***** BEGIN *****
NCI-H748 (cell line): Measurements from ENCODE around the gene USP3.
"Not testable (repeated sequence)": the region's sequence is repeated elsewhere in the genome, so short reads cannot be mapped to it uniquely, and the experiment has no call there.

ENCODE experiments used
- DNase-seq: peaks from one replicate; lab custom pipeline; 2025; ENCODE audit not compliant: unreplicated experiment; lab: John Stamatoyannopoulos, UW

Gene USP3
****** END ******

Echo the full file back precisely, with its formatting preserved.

NCI-H748 (cell line): Measurements from ENCODE around the gene USP3.
"Not testable (repeated sequence)": the region's sequence is repeated elsewhere in the genome, so short reads cannot be mapped to it uniquely, and the experiment has no call there.

ENCODE experiments used
- DNase-seq: peaks from one replicate; lab custom pipeline; 2025; ENCODE audit not compliant: unreplicated experiment; lab: John Stamatoyannopoulos, UW

Gene USP3